Opinions may vary depending on how you ask that question

Wednesday, July 3, 2013
posted by Douglas Keene

We spend a lot of time asking potential jurors questions and attempting to sort out just what their responses could mean about attitudes and values and beliefs as they relate to our specific case. So it was wonderful to see the new Pew Research Center article on how asking the same question results in different answers depending on how you have worded the question. As it happened, four different major organizations looked at the polarizing issue of the Department of Justice’s subpoenas of reporters’ phone records. CNN/ORC, Washington Post/ABC News, Pew Research, and FOX News all polled the public on the DOJ subpoenas. But, as you might expect, each organization asked the questions a bit differently and, as you might predict, each got a slightly different result. After the differing responses to the differently worded questions on the same issue were published, Pew Research wrote about the reasons ‘why’ each of the four major organizations had gotten the results they had.

unanswered questions - brainstorming concept

10 Ways to Spot Your Jury Foreman

by Laurie R. Kuslansky, Ph.D.
Jury Consultant

While someone ends up sitting in the first seat on a jury and is presumed or named foreperson by the Court, they may very well be one in name only.  In fact, someone else may function as the foreperson.

Guess Who?

Who do you think is the most likely foreperson?  Do you think someone old enough to be her parent will defer to a 20-something pixie in seat 1?  Will an accountant in seat 6 rely on the homemaker foreperson for damages decisions?  Is it the butcher, the baker, or the candlestick-maker?  Unlikely.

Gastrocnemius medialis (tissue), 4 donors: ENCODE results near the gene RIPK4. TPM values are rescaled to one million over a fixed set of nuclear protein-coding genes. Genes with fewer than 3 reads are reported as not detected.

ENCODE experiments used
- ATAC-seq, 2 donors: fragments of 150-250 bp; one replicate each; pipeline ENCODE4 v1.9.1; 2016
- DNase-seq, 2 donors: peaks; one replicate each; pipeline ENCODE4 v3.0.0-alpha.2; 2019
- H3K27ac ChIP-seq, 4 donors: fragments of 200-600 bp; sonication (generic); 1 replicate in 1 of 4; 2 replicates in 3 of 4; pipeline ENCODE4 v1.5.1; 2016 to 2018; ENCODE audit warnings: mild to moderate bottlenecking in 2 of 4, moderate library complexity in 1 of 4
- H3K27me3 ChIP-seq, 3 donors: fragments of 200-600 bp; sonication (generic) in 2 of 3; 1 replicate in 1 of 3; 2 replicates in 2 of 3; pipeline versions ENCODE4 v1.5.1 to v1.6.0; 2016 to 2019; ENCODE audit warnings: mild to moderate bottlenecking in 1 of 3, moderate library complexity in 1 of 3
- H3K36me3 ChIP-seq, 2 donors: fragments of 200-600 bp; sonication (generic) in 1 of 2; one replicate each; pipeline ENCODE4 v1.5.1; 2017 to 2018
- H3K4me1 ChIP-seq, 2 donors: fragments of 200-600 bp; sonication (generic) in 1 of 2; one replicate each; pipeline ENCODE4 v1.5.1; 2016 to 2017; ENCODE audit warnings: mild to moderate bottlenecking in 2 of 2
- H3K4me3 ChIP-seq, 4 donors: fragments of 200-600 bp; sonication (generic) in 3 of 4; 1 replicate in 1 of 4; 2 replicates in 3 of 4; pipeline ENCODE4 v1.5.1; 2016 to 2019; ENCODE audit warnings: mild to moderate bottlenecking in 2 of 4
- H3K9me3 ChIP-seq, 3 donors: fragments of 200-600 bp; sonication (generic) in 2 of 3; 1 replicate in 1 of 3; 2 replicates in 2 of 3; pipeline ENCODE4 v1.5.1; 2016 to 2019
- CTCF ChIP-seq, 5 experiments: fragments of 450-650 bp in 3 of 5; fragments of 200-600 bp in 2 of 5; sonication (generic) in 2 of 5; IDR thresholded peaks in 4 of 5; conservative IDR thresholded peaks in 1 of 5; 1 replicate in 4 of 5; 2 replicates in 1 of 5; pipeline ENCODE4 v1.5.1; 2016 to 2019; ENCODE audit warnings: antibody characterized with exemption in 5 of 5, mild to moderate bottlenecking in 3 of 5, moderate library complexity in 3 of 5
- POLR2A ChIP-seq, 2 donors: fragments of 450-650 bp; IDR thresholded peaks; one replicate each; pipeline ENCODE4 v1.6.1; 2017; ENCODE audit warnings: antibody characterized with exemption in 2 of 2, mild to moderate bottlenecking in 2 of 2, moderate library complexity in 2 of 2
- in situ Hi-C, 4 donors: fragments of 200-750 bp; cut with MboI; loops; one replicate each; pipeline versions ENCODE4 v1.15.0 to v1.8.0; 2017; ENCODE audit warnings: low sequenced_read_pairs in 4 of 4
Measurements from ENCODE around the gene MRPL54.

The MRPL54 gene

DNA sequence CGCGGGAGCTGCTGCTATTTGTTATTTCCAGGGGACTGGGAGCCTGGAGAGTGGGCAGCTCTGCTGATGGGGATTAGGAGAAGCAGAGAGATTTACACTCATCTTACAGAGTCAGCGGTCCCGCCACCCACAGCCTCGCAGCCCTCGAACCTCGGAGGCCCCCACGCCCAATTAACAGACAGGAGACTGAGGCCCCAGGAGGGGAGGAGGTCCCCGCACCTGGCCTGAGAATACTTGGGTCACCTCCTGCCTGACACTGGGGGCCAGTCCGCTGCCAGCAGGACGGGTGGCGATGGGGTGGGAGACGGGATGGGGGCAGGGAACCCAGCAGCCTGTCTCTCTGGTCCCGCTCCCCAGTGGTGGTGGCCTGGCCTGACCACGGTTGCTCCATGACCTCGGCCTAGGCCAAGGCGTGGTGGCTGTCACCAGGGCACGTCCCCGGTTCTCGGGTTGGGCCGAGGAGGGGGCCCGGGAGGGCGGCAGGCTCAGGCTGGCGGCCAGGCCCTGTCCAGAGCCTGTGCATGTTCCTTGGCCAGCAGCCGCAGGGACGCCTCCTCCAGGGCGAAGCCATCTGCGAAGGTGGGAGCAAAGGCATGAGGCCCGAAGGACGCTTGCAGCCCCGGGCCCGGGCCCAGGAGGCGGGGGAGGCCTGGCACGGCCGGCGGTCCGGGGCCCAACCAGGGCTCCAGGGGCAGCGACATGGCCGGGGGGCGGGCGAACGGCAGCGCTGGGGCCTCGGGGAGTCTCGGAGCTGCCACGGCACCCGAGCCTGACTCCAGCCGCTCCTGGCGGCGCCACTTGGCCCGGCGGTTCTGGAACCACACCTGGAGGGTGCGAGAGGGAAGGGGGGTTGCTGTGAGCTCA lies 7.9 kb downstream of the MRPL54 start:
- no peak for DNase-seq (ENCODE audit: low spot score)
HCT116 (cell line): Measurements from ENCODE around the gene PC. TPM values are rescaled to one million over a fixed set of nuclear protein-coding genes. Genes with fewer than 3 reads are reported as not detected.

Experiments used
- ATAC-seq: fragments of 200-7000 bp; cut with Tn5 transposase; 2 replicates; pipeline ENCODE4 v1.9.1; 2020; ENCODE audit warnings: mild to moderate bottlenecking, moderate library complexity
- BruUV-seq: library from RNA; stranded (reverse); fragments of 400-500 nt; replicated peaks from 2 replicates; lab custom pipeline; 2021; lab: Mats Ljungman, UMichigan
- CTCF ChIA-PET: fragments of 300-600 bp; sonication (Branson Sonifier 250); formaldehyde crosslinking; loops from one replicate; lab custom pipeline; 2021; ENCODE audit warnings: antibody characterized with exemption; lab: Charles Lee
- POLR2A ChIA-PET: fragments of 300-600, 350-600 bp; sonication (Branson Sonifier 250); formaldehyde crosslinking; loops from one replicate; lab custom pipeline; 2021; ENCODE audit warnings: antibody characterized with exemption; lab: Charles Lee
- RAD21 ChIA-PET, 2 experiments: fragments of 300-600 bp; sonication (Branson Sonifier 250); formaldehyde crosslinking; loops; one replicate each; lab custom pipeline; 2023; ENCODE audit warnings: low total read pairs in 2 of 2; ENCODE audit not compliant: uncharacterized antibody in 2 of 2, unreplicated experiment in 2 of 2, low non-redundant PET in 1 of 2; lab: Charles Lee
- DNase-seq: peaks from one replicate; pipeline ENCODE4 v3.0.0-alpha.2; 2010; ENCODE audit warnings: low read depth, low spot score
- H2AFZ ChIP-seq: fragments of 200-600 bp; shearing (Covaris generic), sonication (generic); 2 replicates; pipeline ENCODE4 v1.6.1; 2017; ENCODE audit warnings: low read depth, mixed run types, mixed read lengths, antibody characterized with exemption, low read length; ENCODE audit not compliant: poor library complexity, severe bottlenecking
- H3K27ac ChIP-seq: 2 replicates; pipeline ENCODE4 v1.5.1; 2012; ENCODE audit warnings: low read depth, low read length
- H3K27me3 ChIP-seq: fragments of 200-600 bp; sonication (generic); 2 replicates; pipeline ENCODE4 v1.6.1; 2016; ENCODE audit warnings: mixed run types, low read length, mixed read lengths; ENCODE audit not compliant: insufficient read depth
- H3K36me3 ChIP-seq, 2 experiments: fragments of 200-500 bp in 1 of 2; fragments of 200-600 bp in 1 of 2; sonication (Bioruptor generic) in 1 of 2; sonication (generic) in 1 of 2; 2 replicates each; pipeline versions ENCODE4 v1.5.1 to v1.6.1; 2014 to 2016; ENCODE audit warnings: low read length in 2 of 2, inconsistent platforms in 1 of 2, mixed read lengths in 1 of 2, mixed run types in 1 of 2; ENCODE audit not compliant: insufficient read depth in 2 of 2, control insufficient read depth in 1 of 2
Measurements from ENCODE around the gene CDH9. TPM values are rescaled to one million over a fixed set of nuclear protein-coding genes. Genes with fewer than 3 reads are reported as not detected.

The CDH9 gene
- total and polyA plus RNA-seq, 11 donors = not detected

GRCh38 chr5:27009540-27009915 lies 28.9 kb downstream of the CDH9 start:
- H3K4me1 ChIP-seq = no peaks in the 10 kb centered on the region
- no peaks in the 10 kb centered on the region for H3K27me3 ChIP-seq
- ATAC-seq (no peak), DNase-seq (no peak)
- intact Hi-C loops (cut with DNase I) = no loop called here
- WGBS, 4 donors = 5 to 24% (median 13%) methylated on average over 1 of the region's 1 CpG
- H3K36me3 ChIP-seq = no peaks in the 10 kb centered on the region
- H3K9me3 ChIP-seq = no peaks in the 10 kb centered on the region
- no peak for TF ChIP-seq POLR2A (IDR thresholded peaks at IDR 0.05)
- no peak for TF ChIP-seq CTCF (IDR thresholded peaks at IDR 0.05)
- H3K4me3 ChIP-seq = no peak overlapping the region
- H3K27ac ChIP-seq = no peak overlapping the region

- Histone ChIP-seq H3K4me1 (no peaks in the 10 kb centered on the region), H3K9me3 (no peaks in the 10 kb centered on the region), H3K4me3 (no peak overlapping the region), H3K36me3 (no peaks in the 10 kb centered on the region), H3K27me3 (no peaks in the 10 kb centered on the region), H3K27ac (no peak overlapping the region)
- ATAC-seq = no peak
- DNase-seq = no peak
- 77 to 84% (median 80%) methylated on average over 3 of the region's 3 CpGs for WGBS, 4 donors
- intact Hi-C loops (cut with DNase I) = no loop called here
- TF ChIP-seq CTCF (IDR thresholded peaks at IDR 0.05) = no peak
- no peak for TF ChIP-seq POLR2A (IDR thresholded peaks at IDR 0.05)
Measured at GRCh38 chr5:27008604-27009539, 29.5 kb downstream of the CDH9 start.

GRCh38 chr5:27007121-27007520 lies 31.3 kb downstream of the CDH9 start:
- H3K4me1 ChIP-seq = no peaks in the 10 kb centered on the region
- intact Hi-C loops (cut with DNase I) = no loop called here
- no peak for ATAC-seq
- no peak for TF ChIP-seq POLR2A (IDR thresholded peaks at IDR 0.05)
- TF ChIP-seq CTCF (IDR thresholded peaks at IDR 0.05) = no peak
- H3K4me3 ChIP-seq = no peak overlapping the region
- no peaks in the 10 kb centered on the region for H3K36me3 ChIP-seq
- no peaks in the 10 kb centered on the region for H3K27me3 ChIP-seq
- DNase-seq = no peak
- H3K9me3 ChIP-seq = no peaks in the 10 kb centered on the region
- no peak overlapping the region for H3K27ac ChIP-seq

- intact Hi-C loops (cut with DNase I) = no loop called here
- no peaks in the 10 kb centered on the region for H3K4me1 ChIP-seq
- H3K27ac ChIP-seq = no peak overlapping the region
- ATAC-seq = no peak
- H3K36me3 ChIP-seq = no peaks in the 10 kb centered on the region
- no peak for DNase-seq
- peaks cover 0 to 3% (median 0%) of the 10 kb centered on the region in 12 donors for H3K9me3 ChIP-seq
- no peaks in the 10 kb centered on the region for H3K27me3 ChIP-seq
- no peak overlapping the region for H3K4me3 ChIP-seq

Read all 10 tips here:

http://www.a2lc.com/blog/bid/65718/10-ways-to-spot-your-jury-foreman?source=Blog_Email_%5B10%20Ways%20to%20Spot%20Your%5D

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12 Astute Tips for Meaningful Mock Trials

I have led or helped lead over 400 mock trials in the past thirty years. In that time, I have learned what works and what does not. Below, I share twelve of the best lessons that I believe litigators can take from all of my accumulated experience.

1)     Don’t pull punches on the opposing side.

In mock trials, we often see counsel hone their messages and themes, as well as throw their best ammo at their own side’s presentation, but come up short when preparing the case for the opposing side, whether intentionally or unwittingly.

2)     Use balanced litigation graphics for both sides.

Understandably, in an effort to contain cost, as well as their natural desire to make the best case for their client, counsel often creates more and better-aimed litigation graphics for their own side, but may make an anemic attempt, if any, to create punchy graphics to drive home opposing points.

by Laurie R. Kuslansky, Ph.D.

Read more here:

http://www.a2lc.com/blog/bid/65238/12-Astute-Tips-for-Meaningful-Mock-Trials?utm_source=feedburner&utm_medium=feed&utm_campaign=Feed%3A+a2lc+%28The+Litigation+Consulting+Report+from+A2L+Consulting%29